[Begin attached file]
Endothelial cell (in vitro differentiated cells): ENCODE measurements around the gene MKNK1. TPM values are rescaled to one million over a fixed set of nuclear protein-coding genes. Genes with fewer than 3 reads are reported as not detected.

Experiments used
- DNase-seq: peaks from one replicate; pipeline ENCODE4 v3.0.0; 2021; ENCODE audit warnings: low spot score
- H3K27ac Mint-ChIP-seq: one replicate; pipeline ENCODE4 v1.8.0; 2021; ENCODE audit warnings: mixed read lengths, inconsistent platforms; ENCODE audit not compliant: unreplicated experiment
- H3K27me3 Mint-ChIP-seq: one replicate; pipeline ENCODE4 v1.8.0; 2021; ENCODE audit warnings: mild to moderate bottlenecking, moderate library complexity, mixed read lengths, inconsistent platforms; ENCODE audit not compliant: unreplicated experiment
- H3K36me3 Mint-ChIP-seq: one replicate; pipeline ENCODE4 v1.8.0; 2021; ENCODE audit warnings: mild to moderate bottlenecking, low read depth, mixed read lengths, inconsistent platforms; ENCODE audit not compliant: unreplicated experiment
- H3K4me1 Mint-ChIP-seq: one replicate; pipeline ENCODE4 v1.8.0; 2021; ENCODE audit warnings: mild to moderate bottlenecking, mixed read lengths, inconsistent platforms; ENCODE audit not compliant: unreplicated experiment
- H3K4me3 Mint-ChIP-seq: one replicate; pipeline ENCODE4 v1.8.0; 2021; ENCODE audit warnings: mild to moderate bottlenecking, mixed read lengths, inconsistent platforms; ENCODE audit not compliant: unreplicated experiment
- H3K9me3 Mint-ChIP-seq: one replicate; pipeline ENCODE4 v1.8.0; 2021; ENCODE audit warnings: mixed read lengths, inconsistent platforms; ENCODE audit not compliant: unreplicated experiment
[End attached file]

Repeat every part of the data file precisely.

Endothelial cell (in vitro differentiated cells): ENCODE measurements around the gene MKNK1. TPM values are rescaled to one million over a fixed set of nuclear protein-coding genes. Genes with fewer than 3 reads are reported as not detected.

Experiments used
- DNase-seq: peaks from one replicate; pipeline ENCODE4 v3.0.0; 2021; ENCODE audit warnings: low spot score
- H3K27ac Mint-ChIP-seq: one replicate; pipeline ENCODE4 v1.8.0; 2021; ENCODE audit warnings: mixed read lengths, inconsistent platforms; ENCODE audit not compliant: unreplicated experiment
- H3K27me3 Mint-ChIP-seq: one replicate; pipeline ENCODE4 v1.8.0; 2021; ENCODE audit warnings: mild to moderate bottlenecking, moderate library complexity, mixed read lengths, inconsistent platforms; ENCODE audit not compliant: unreplicated experiment
- H3K36me3 Mint-ChIP-seq: one replicate; pipeline ENCODE4 v1.8.0; 2021; ENCODE audit warnings: mild to moderate bottlenecking, low read depth, mixed read lengths, inconsistent platforms; ENCODE audit not compliant: unreplicated experiment
- H3K4me1 Mint-ChIP-seq: one replicate; pipeline ENCODE4 v1.8.0; 2021; ENCODE audit warnings: mild to moderate bottlenecking, mixed read lengths, inconsistent platforms; ENCODE audit not compliant: unreplicated experiment
- H3K4me3 Mint-ChIP-seq: one replicate; pipeline ENCODE4 v1.8.0; 2021; ENCODE audit warnings: mild to moderate bottlenecking, mixed read lengths, inconsistent platforms; ENCODE audit not compliant: unreplicated experiment
- H3K9me3 Mint-ChIP-seq: one replicate; pipeline ENCODE4 v1.8.0; 2021; ENCODE audit warnings: mixed read lengths, inconsistent platforms; ENCODE audit not compliant: unreplicated experiment